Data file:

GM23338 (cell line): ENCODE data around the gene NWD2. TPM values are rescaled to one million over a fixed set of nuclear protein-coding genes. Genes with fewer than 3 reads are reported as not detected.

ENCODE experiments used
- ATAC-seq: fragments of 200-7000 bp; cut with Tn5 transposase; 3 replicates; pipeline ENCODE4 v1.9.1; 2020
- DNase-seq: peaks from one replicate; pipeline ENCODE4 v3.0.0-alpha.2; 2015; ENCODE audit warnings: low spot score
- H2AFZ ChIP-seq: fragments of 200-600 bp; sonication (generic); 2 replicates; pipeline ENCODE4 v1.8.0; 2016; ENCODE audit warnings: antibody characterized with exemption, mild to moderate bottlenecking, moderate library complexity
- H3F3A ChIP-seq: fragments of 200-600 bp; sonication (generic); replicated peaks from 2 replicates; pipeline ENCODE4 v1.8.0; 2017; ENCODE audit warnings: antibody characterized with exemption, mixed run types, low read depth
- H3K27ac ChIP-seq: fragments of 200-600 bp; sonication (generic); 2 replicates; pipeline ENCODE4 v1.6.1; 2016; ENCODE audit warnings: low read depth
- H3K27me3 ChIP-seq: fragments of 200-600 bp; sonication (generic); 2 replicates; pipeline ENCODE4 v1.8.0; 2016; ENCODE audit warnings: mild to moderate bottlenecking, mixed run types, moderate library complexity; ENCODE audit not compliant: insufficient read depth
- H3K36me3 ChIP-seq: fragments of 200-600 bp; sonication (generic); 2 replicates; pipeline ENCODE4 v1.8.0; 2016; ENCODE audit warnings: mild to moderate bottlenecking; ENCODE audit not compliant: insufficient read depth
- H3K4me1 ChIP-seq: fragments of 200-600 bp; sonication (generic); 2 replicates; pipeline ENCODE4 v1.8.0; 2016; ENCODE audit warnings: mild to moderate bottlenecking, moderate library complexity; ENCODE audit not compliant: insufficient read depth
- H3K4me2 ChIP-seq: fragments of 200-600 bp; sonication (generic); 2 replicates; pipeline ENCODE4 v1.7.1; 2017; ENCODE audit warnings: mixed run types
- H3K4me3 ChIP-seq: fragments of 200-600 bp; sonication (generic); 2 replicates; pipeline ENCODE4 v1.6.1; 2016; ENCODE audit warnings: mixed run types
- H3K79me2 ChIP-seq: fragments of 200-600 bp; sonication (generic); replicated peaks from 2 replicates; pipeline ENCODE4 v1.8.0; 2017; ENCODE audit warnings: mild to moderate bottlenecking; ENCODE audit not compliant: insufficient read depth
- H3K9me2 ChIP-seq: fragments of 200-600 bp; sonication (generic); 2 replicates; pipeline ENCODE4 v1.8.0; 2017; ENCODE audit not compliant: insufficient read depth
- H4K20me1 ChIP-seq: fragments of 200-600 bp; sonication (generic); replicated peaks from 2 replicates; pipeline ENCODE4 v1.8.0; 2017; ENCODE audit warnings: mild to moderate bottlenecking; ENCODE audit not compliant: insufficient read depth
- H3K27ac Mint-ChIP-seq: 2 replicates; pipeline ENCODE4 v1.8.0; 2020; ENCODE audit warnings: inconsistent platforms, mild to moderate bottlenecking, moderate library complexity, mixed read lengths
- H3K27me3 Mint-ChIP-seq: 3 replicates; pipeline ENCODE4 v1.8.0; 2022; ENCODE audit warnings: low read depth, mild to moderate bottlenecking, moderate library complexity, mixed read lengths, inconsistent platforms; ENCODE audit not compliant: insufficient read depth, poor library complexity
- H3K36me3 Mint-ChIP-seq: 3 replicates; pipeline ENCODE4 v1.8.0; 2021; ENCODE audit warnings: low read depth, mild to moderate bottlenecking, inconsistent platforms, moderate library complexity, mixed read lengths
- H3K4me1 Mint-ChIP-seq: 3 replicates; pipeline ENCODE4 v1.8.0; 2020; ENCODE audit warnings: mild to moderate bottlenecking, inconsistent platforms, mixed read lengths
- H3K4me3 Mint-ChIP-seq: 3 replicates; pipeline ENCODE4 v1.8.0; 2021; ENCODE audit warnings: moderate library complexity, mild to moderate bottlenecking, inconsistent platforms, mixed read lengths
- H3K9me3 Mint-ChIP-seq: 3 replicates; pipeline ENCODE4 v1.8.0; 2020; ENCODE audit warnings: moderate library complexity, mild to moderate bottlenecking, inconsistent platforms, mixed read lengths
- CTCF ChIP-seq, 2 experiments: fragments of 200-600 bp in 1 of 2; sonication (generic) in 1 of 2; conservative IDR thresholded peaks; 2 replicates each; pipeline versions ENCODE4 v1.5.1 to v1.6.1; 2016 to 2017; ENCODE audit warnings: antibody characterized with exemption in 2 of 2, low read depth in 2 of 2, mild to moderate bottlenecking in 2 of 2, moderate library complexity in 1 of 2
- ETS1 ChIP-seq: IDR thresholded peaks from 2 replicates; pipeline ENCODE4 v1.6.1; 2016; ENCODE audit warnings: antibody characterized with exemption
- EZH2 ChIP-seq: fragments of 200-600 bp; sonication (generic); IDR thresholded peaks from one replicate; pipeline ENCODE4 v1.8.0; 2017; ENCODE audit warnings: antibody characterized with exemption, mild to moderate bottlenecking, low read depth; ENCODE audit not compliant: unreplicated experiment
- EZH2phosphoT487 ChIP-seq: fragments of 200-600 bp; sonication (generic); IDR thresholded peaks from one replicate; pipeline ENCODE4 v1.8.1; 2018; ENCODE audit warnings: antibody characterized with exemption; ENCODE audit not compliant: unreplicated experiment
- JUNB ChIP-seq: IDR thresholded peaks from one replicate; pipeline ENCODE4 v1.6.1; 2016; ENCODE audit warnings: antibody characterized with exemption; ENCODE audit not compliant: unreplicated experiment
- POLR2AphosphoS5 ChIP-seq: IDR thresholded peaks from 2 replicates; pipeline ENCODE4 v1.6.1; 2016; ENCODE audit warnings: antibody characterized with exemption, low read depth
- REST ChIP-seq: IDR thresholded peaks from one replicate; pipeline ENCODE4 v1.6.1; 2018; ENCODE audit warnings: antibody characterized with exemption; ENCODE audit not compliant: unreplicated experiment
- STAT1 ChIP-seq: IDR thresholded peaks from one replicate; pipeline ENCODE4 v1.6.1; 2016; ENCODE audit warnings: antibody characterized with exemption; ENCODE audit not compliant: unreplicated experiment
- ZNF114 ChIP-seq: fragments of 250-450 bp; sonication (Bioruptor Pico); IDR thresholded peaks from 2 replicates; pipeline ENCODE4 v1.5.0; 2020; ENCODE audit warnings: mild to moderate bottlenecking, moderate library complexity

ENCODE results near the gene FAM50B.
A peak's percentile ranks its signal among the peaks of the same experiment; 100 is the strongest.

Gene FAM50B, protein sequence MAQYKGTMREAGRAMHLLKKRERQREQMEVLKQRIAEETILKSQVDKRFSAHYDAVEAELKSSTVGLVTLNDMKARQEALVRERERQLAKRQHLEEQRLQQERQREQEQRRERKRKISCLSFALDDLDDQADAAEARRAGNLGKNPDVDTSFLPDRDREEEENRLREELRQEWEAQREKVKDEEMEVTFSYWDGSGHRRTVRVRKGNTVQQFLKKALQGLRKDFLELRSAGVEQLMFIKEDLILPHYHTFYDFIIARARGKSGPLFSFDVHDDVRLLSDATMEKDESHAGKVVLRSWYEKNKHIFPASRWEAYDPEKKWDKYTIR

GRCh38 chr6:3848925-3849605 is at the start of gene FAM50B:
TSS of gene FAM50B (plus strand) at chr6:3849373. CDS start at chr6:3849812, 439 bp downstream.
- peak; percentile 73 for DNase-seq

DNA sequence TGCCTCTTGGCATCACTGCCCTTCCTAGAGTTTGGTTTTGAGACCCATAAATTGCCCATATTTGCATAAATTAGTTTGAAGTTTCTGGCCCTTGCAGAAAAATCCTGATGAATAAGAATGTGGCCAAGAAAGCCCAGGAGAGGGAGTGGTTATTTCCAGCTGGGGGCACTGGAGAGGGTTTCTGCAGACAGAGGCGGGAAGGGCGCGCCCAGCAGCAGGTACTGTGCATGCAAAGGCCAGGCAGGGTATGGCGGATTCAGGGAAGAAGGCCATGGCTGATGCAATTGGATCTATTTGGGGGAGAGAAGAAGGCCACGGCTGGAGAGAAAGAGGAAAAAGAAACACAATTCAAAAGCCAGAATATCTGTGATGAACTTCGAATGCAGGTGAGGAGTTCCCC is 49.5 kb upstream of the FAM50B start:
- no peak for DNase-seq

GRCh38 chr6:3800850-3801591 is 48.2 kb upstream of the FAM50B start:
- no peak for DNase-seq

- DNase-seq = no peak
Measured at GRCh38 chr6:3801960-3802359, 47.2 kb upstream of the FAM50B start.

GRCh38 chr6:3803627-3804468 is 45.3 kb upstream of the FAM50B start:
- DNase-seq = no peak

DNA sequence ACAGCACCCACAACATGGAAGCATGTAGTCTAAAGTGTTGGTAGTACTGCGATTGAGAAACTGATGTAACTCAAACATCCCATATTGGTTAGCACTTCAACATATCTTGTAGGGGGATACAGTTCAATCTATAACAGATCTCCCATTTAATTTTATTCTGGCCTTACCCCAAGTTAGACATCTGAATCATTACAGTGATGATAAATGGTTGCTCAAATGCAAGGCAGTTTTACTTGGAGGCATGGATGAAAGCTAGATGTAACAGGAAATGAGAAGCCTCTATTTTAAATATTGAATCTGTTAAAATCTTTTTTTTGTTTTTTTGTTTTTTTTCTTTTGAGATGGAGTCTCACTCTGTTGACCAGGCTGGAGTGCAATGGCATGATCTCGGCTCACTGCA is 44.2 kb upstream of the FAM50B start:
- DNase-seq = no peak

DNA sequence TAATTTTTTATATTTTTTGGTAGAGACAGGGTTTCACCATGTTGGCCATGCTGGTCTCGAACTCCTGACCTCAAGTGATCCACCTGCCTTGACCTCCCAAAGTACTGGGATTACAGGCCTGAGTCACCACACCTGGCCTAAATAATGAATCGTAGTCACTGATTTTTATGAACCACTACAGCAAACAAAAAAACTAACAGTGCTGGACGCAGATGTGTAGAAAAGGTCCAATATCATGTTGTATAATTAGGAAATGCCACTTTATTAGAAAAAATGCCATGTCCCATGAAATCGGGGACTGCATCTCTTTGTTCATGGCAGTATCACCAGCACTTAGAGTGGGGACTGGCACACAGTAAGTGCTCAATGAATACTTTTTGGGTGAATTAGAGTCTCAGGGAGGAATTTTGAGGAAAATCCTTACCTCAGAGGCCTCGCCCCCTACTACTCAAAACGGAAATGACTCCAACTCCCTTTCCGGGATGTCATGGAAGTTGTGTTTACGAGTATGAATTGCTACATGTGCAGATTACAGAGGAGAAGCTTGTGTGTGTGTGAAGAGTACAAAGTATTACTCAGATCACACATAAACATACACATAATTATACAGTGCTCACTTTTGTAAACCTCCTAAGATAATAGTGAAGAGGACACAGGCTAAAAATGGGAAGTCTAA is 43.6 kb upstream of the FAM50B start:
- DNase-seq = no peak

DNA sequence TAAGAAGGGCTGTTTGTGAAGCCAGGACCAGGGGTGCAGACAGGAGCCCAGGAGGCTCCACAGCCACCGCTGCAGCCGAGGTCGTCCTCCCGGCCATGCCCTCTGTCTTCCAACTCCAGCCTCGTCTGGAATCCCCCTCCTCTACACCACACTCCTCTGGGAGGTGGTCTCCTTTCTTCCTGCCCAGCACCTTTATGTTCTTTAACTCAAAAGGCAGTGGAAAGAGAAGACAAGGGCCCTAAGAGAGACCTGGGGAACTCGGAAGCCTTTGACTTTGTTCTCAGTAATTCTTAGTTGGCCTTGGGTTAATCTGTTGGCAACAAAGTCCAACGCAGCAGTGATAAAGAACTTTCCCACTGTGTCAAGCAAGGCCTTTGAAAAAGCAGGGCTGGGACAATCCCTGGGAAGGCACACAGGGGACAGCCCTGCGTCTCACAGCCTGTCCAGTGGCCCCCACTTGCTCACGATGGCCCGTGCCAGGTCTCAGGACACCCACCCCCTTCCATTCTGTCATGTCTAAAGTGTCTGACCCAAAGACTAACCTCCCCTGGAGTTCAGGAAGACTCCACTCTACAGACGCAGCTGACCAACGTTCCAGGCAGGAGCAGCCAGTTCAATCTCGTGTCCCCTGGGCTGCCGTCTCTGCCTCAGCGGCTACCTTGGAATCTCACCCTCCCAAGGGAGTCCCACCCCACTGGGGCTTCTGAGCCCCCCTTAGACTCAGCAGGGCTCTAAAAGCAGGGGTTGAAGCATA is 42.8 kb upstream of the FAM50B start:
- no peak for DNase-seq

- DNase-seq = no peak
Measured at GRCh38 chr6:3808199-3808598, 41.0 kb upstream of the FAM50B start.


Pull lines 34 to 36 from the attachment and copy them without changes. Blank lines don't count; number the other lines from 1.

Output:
GRCh38 chr6:3848925-3849605 is at the start of gene FAM50B:
TSS of gene FAM50B (plus strand) at chr6:3849373. CDS start at chr6:3849812, 439 bp downstream.
- peak; percentile 73 for DNase-seq